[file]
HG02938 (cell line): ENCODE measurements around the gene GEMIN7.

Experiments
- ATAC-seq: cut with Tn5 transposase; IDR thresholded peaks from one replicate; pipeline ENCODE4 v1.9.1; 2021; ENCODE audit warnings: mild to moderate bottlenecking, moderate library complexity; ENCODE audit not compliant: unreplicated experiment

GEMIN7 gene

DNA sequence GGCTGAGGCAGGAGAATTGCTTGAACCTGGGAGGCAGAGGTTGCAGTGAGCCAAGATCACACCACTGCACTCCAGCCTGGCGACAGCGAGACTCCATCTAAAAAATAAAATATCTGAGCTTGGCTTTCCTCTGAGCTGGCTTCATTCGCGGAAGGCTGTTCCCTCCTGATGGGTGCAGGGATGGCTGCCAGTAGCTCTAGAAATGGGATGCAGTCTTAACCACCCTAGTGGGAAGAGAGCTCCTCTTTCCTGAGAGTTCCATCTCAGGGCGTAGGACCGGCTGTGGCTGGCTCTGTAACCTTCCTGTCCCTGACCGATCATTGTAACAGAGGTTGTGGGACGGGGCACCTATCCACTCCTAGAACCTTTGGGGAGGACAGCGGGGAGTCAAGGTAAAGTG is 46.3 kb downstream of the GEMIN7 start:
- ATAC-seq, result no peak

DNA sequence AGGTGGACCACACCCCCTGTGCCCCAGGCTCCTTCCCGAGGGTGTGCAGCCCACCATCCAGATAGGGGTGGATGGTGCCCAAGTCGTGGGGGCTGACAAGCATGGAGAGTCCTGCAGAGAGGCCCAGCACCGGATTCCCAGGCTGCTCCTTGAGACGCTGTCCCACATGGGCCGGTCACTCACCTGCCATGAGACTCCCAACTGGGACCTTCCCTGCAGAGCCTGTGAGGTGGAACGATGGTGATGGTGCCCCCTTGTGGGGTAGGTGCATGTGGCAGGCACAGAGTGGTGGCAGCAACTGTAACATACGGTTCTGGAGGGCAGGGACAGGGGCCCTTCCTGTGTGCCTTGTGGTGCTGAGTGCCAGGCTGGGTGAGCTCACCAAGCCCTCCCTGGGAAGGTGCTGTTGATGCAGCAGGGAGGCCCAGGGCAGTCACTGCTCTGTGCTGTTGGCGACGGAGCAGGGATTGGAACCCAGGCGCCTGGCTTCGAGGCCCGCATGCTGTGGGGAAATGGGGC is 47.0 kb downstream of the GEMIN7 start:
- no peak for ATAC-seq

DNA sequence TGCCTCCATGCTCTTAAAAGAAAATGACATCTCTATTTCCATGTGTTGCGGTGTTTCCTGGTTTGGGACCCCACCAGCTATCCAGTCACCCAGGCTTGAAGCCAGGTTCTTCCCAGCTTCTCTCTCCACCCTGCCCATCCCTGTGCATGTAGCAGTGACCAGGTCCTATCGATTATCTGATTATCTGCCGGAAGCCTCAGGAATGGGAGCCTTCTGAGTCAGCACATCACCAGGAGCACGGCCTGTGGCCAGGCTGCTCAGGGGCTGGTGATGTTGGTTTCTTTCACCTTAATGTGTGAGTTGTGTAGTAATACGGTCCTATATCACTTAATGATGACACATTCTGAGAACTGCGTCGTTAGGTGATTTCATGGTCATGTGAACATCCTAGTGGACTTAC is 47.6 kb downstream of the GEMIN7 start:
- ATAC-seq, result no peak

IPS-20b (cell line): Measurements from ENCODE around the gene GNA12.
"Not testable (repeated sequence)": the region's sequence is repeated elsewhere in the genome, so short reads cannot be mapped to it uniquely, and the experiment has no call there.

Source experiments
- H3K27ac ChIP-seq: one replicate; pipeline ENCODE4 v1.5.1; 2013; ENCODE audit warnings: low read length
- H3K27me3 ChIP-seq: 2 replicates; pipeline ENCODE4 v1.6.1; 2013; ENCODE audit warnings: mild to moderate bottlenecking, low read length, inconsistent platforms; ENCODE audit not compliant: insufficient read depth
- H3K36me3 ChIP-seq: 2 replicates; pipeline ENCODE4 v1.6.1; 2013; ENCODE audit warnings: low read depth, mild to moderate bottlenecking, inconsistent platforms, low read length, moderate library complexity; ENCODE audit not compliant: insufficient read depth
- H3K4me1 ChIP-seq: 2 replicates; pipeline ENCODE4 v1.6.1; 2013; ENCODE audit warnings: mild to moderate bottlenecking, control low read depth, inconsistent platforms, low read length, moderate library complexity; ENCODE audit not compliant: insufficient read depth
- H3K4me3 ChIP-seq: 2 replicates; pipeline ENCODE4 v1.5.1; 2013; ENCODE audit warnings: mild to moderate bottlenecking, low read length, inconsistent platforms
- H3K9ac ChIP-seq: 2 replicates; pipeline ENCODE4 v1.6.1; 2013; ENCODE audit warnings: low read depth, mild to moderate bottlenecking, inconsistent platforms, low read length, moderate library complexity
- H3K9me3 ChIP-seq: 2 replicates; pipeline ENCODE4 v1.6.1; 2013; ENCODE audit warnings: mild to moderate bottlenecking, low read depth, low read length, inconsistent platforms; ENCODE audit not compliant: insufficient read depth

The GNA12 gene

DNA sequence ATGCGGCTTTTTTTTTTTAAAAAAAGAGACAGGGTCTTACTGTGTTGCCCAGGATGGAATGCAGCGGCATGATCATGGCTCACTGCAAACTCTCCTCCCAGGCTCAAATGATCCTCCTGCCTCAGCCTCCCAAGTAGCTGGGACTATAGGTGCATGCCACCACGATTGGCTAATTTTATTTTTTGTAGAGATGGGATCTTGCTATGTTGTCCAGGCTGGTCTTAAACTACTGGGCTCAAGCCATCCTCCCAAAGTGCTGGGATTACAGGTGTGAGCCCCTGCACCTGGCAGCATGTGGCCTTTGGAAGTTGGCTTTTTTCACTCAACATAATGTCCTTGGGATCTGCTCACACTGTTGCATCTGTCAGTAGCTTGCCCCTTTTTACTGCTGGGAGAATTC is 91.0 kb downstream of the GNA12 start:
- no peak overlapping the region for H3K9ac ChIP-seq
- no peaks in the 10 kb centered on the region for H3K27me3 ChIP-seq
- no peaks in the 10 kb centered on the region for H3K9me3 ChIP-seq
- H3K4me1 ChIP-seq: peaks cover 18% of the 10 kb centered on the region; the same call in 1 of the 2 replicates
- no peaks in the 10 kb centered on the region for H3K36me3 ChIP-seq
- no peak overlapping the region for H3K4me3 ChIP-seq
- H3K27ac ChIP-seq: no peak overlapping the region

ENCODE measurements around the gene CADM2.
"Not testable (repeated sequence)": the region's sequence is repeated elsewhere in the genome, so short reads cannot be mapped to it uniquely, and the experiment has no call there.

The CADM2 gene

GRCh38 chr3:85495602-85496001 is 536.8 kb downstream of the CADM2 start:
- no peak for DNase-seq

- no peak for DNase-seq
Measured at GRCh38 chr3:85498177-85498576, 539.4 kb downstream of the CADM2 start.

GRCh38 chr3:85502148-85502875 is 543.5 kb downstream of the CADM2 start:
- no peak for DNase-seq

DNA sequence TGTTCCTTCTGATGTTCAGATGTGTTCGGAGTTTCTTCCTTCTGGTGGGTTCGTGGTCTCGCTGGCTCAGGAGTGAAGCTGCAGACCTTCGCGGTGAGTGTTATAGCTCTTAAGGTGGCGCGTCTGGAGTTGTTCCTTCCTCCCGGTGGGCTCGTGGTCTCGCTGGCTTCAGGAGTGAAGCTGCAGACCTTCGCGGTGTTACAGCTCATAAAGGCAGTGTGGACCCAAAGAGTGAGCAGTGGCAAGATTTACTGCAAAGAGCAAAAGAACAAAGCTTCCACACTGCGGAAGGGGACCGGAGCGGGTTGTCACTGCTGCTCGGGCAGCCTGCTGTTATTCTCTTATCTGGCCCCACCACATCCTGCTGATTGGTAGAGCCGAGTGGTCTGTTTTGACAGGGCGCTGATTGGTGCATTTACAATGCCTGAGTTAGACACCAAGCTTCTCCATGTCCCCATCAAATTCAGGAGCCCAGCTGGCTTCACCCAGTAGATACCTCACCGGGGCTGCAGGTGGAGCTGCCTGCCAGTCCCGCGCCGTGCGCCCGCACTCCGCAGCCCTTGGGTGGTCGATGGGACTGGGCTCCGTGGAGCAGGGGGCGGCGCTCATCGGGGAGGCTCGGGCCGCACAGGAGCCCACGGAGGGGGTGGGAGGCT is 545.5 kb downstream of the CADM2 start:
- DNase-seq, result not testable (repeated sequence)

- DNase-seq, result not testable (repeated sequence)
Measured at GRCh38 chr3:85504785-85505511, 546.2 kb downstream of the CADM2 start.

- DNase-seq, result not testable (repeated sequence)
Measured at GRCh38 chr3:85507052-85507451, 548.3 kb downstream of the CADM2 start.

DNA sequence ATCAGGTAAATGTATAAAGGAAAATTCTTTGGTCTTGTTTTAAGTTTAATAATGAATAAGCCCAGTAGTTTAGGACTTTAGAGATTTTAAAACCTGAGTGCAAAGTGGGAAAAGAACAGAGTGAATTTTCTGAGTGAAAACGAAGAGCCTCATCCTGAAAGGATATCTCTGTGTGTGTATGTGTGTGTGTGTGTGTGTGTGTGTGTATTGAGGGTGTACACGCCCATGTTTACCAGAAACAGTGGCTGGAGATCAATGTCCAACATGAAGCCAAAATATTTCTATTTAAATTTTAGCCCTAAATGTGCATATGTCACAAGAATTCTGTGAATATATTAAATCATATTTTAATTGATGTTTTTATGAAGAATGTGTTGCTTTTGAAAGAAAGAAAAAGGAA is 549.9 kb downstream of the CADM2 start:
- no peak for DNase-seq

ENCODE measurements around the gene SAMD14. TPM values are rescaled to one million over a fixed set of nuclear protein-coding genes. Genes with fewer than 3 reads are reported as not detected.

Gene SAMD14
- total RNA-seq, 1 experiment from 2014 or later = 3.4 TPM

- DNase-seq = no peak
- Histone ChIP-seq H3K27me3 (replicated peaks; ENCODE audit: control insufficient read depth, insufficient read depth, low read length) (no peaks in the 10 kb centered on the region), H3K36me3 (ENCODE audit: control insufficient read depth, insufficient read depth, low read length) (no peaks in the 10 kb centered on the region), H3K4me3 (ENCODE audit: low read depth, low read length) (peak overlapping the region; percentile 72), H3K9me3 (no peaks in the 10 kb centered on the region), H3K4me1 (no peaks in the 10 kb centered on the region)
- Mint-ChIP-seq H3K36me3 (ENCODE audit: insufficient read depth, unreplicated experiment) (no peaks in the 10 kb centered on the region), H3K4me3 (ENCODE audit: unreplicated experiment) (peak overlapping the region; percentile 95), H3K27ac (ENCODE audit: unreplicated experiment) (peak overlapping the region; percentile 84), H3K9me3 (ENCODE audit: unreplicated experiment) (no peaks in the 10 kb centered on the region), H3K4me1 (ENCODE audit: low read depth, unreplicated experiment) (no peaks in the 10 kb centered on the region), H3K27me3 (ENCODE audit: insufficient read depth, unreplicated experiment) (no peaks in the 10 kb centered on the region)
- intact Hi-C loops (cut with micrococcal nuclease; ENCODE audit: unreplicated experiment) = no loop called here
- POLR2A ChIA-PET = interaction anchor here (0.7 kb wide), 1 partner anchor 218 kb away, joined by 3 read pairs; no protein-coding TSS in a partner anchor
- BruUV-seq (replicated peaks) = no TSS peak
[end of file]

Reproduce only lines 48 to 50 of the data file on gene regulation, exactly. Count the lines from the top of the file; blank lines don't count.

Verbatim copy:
Gene SAMD14
- total RNA-seq, 1 experiment from 2014 or later = 3.4 TPM

- DNase-seq = no peak